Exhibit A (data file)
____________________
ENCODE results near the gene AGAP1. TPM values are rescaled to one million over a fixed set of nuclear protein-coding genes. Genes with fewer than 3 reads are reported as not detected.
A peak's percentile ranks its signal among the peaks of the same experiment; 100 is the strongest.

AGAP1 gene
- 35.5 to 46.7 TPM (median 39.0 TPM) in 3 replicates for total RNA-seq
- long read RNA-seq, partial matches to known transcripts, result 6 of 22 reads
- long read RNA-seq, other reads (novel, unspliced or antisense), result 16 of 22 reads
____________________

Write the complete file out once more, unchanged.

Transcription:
ENCODE results near the gene AGAP1. TPM values are rescaled to one million over a fixed set of nuclear protein-coding genes. Genes with fewer than 3 reads are reported as not detected.
A peak's percentile ranks its signal among the peaks of the same experiment; 100 is the strongest.

AGAP1 gene
- 35.5 to 46.7 TPM (median 39.0 TPM) in 3 replicates for total RNA-seq
- long read RNA-seq, partial matches to known transcripts, result 6 of 22 reads
- long read RNA-seq, other reads (novel, unspliced or antisense), result 16 of 22 reads